United States District Court, D. Maryland
JAMES K. BREDAR, District Judge.
On December 10, 2014, this court-construed 28 U.S.C. § 2241 letter petition for habeas corpus was received for filing from Reginald King ("King"), an inmate formerly housed at the Maryland Reception, Diagnostic and Classification Center ("MRDCC") in Baltimore. The action represents a challenge to King's arrest on a parole retake warrant and his continuing detention without a parole revocation hearing. ECF No. 1.
Respondents filed a court-ordered response, styled as a motion to dismiss, which remains unopposed as of the within signature date. ECF No. 4. On March 10, 2015, a letter mailed to King pursuant to the dictates of Roseboro v. Garrison, 528 F.2d 309 (4th Cir. 1975), was returned to the court as "undeliverable as addressed." ECF No. 7.
The record filed by respondents shows that on January 30, 2015, King received a parole revocation hearing, was found not guilty of violating the conditions of his release, and was subsequently released on the retake warrant to mandatory supervision that same date. ECF No. 4, Exs. A & B. King has not provided the court notice of his current address.
King has been released from Division of Correction ("DOC") confinement. Therefore, his habeas petition has been rendered moot as he has received the sought after relief. "A habeas corpus petition is moot when it no longer presents a case or controversy under Article III, § 2, of the Constitution." Aragon v. Shanks, 144 F.3d 690, 691 (10th Cir. 1998) (citing Spencer v. Kemna, 523 U.S. 1, 7 (1998)). "This case-or-controversy requirement subsists through all stages of federal judicial proceedings, trial and appellate." Lewis v. Continental Bank Corp., 494 U.S. 472, 477 (1990). The parties must continue to have a "personal stake in the outcome" of the lawsuit. Id. at 478 (quoting Los Angeles v. Lyons, 461 U.S. 95, 101 (1983)). "This means that, throughout the litigation, the complainant must have suffered, or be threatened with, an actual injury traceable to the defendant and likely to be redressed by a favorable judicial decision.'" Spencer, 523 U.S. at 7 (quoting Lewis, 494 U.S. at 477). King's release from DOC custody moots this action, as there is no habeas relief for the court to grant. See Belasco v. Warden, 156 F.Appx. 671, *1 (5th Cir. 2005) (unpublished); see also Spencer, 523 U.S. at 13-14 (habeas petitioners that are no longer in custody must demonstrate a concrete and continuing injury that is a collateral consequence of detention).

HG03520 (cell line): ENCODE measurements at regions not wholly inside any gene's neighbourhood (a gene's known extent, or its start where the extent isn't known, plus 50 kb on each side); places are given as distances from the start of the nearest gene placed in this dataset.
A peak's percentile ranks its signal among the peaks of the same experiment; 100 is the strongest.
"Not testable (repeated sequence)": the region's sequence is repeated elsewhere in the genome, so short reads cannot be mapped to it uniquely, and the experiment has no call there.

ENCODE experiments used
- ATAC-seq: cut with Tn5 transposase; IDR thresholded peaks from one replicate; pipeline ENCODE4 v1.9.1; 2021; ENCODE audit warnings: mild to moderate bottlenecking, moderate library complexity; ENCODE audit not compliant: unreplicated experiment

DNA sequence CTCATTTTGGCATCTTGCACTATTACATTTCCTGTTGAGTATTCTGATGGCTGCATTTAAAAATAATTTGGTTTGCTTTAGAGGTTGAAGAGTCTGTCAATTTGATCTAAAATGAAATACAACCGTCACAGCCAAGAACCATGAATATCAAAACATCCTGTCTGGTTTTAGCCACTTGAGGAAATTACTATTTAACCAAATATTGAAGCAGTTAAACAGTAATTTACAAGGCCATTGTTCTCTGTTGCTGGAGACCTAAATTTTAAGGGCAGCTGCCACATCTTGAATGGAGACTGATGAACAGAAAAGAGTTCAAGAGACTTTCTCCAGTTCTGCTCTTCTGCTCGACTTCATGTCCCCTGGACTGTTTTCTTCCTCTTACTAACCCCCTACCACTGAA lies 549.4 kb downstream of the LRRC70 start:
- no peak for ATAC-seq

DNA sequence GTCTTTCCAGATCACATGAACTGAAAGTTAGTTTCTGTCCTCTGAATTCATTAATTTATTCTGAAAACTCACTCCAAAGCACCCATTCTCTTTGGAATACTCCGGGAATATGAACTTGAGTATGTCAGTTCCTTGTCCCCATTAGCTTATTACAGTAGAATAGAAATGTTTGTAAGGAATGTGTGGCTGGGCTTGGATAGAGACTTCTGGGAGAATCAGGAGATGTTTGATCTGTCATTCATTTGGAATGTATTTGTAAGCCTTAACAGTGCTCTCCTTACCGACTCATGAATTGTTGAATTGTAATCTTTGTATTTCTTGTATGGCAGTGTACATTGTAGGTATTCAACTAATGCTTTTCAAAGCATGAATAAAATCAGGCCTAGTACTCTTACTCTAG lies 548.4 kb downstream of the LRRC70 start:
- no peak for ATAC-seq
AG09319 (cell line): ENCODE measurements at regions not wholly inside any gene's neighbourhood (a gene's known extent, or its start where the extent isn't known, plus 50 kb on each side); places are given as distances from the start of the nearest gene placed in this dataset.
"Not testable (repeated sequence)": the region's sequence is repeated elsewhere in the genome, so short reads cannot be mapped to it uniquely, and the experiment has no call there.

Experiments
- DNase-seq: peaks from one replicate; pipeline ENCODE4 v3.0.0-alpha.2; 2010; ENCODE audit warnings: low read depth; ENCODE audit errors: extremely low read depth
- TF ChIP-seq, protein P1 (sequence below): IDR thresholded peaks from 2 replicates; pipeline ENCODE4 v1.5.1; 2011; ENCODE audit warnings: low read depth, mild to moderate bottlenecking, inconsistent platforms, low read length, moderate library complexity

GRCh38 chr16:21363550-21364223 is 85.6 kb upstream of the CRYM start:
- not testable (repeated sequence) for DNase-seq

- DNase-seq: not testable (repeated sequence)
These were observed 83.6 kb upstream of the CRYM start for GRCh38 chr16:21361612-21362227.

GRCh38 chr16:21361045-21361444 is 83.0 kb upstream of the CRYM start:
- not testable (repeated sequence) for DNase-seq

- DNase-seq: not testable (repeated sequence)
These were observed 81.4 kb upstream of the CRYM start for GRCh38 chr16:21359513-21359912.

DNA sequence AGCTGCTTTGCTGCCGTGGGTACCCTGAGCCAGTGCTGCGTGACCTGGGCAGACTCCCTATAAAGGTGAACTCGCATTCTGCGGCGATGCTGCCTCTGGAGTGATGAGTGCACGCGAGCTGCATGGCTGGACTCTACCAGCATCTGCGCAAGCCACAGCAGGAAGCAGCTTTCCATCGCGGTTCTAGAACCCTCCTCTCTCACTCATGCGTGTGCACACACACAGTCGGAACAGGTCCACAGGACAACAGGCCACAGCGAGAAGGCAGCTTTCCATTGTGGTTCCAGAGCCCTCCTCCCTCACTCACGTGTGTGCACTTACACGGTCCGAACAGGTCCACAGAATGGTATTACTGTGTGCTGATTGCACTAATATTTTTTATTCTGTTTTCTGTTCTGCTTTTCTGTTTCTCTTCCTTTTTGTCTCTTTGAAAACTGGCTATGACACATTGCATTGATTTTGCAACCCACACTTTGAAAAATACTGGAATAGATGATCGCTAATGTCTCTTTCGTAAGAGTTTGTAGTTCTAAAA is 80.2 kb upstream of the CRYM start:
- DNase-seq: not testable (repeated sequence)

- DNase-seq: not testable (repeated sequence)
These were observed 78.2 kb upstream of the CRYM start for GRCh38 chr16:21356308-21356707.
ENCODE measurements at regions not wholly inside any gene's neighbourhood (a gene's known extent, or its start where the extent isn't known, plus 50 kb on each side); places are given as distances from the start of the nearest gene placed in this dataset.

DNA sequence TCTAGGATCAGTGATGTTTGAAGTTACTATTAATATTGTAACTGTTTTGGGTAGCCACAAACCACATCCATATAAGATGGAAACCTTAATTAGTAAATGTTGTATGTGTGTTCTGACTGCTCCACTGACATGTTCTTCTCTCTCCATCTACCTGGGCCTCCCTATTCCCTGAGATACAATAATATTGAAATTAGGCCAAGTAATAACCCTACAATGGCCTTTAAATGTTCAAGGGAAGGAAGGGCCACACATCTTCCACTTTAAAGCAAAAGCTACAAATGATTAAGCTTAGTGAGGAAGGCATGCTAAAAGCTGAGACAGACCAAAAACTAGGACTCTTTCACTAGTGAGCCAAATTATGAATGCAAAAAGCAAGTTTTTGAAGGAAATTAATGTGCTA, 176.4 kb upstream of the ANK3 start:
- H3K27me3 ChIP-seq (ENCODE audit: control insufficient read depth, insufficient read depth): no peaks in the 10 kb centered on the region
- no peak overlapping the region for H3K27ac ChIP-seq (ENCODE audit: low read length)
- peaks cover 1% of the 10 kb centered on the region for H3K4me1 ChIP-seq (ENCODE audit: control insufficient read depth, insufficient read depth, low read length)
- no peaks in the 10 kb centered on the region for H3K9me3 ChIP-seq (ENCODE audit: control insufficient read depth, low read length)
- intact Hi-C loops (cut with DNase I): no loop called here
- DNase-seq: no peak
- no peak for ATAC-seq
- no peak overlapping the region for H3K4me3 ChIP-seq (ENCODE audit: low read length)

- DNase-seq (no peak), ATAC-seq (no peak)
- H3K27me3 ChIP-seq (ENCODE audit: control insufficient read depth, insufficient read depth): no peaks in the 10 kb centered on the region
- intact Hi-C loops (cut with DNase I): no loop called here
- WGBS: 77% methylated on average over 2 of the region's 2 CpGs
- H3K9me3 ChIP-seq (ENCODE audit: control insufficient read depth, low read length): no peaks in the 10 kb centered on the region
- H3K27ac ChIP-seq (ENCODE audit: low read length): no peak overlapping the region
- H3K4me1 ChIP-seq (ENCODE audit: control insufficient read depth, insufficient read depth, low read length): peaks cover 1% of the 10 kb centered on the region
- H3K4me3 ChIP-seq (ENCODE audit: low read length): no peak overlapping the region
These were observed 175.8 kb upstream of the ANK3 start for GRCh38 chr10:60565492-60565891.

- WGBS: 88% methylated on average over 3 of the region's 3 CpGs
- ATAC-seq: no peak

Respondents' motion to dismiss shall be granted. This petition shall be dismissed. The court declines to issue a certificate of ...